By  on January 5, 1994

NEW YORK -- By many accounts, Myron E. Ullman has done a good job in a difficult situation, striving to salvage the beleaguered R.H. Macy & Co.

The chairman and chief executive of the $6.6 billion chain has closed stores, cut losses, met cash flow plans in 10 of the last 11 months, brought expenses down to a reasonable ratio of sales and steered a merchandising-driven organization into the age of computers with state-of-the-art systems.

But now, with Federated Department Stores -- led by the charismatic Allen I. Questrom -- moving to acquire Macy's, doubts are being raised as to whether Ullman will achieve his ultimate goal: bringing Macy's out of bankruptcy intact, and with him in control.

"I suspect Macy's didn't have a great Christmas, and with Allen Questrom, a white knight with demonstrated abilities to take a company out of Chapter 11, people may be looking over their shoulders," said retail consultant Walter Levy. "That's the danger Ullman lives with now. There's tremendous pressure, and if the numbers aren't good, it's going to be tough to resist Questrom. The timing by Federated is exquisite."

In addition, rumors have spread this week that Dillard Department Stores and May Department Stores want to get into the action, possibly going after Macy's or other major retailers such as Carter Hawley Hale or Mercantile Stores. "May Co. is sitting with a load of money," said one source. "David Farrell [May Co.'s chairman] is shrewd. And this is now a game of size. Who can get bigger and who can get what. It does not speak well for people employed by department stores," the source added, referring to the inevitability of layoffs if companies merge.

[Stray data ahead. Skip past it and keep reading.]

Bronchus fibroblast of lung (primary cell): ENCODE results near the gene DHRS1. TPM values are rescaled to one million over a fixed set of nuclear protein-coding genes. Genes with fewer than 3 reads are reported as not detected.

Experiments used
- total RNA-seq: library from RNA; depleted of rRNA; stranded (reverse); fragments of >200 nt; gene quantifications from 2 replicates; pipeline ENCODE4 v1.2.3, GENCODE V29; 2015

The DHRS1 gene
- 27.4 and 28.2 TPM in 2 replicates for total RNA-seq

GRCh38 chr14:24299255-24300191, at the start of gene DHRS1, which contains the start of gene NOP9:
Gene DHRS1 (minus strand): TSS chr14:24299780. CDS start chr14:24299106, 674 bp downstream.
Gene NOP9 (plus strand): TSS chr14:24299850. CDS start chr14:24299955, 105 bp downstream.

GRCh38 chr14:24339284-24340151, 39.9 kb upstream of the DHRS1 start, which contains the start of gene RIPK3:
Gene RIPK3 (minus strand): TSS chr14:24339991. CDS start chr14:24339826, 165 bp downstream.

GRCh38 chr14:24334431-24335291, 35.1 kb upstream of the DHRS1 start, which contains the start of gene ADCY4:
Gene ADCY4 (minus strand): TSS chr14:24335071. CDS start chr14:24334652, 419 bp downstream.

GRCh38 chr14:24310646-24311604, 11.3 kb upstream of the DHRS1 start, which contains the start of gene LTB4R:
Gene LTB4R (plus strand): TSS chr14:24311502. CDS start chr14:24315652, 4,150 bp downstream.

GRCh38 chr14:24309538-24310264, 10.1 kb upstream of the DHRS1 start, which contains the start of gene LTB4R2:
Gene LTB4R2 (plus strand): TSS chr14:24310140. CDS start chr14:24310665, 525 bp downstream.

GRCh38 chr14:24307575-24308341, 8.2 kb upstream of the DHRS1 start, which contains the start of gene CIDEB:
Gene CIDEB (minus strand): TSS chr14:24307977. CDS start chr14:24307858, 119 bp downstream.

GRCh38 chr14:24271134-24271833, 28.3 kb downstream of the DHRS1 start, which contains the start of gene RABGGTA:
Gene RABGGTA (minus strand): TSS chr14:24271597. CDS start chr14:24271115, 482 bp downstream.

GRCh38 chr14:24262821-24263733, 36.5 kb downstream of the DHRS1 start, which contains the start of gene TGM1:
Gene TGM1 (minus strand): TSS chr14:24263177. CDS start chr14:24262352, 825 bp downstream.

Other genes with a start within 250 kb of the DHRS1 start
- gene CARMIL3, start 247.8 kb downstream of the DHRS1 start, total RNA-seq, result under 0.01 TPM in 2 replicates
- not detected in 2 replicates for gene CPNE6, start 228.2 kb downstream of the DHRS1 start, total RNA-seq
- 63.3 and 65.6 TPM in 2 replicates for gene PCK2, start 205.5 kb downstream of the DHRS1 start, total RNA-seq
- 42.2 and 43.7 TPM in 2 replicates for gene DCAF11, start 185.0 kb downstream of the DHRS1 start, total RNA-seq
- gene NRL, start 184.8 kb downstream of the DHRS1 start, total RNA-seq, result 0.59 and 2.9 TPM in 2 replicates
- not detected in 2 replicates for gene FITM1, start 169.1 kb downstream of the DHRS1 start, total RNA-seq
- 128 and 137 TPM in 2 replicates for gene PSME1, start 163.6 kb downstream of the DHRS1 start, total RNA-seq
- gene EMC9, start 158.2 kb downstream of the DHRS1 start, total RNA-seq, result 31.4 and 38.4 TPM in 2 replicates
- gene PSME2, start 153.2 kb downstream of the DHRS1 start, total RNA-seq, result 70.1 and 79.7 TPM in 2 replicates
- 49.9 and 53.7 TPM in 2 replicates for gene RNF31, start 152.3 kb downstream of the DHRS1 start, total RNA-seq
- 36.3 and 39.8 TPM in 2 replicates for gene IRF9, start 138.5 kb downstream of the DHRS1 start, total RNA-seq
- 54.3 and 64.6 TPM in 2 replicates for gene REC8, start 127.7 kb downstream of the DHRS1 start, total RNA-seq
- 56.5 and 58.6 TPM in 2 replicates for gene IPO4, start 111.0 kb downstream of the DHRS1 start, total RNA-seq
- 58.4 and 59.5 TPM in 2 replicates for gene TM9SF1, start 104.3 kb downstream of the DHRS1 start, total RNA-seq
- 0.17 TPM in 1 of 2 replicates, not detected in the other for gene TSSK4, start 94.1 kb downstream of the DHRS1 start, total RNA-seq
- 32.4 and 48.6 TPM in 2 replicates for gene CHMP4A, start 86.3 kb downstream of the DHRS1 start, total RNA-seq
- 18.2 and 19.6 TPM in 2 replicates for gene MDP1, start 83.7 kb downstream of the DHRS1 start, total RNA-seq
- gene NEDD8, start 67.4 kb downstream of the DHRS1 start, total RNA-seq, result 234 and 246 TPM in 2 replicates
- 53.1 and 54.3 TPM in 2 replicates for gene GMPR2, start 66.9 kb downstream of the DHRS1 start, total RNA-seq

Compared to Questrom, a flamboyant merchant who often spends six nights a week on the social scene, Ullman projects a more reserved image as a financial and systems expert with managerial skills far beyond the typical retail bean counter. Sources describe Ullman as intense, a hands-on type in some aspects of the business such as systems and sales promotion, and a man who routinely puts in 12-hour days, including Saturdays.

With his time divided between responding to creditor committees and bankruptcy attorneys, and running the business, "he's not as totally accessible as one would think," said one former Macy's merchant, who suggested that Ullman seems somewhat removed from the merchandising efforts.

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